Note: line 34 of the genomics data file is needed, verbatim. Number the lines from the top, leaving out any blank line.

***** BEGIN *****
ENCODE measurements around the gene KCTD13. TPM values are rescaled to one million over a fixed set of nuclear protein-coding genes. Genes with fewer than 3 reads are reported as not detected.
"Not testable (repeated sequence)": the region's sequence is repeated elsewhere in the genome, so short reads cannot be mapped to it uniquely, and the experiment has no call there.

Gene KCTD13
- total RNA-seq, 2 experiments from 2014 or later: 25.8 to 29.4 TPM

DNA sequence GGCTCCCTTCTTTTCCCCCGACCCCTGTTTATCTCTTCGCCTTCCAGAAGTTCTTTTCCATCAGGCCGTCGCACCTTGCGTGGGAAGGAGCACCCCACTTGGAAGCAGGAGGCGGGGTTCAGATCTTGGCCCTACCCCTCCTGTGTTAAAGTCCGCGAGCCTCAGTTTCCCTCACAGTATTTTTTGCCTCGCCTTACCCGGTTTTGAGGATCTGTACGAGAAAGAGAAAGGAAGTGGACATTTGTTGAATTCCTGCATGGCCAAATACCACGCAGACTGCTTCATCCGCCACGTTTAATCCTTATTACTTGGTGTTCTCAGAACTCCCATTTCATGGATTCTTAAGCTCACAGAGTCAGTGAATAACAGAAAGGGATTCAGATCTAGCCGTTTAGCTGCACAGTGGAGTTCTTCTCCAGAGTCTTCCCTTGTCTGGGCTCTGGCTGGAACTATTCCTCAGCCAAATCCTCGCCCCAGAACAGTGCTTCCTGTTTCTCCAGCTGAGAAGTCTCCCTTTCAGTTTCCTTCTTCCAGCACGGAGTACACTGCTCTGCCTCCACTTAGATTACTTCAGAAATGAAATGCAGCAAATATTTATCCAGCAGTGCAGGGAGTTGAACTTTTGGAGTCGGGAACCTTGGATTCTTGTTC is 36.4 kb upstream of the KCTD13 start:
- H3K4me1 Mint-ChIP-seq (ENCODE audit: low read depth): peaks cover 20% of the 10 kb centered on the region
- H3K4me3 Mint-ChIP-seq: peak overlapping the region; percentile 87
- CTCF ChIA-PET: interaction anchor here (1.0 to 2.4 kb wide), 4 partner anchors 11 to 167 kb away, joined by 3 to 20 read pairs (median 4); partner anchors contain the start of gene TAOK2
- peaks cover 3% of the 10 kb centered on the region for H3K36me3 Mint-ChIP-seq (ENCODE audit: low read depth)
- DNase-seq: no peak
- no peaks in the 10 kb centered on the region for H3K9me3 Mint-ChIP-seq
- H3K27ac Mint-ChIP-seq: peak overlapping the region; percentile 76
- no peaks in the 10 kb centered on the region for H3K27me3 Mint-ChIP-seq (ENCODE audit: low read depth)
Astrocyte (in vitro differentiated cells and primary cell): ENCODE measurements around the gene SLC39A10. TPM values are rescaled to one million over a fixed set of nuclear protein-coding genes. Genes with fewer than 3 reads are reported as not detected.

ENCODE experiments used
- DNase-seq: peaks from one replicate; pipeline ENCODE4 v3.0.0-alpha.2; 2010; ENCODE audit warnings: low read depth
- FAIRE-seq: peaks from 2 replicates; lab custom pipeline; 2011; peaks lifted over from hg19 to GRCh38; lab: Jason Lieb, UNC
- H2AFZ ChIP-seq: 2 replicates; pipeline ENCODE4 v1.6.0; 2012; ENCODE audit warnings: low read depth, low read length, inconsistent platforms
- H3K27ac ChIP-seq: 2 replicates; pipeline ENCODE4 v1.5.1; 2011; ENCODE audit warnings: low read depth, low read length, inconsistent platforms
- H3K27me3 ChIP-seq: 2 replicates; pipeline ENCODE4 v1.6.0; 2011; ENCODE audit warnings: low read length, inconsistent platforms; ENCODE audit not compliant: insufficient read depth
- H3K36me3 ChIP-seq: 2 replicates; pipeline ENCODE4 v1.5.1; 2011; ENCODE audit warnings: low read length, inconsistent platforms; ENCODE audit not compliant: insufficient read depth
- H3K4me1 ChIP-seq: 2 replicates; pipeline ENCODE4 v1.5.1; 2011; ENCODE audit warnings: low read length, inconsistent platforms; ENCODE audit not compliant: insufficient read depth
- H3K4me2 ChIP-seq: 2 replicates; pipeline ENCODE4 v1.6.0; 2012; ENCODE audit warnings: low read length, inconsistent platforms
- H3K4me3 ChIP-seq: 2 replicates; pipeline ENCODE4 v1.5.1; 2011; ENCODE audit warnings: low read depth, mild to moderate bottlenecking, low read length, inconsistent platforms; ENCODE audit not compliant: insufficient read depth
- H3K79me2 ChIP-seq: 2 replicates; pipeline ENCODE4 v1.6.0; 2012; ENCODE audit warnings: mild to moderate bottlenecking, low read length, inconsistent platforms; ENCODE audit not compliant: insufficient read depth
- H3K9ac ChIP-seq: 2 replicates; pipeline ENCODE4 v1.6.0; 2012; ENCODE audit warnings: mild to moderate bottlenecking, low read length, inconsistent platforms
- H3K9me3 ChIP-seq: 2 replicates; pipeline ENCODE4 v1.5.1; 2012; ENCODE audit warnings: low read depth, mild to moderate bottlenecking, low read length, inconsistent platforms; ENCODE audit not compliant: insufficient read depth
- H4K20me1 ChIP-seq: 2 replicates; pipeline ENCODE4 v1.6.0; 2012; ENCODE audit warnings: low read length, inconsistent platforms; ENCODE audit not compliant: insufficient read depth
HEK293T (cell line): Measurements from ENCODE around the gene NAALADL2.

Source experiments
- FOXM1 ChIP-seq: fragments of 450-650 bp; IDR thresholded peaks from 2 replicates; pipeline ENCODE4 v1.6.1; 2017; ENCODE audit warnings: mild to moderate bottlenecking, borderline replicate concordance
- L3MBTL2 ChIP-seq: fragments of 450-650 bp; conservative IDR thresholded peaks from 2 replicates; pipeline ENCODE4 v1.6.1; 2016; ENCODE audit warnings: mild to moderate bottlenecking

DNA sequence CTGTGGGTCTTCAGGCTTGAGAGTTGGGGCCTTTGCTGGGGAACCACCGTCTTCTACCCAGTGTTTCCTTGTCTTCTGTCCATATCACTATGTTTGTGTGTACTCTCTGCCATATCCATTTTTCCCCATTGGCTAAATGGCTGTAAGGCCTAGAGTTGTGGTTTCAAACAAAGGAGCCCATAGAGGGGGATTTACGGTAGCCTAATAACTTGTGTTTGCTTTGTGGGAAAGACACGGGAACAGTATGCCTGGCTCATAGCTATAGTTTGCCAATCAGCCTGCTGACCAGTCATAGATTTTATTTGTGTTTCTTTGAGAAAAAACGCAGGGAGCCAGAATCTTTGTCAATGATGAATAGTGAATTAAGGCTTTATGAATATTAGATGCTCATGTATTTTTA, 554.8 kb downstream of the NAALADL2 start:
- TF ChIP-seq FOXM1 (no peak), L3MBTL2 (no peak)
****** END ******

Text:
- TF ChIP-seq FOXM1 (no peak), L3MBTL2 (no peak)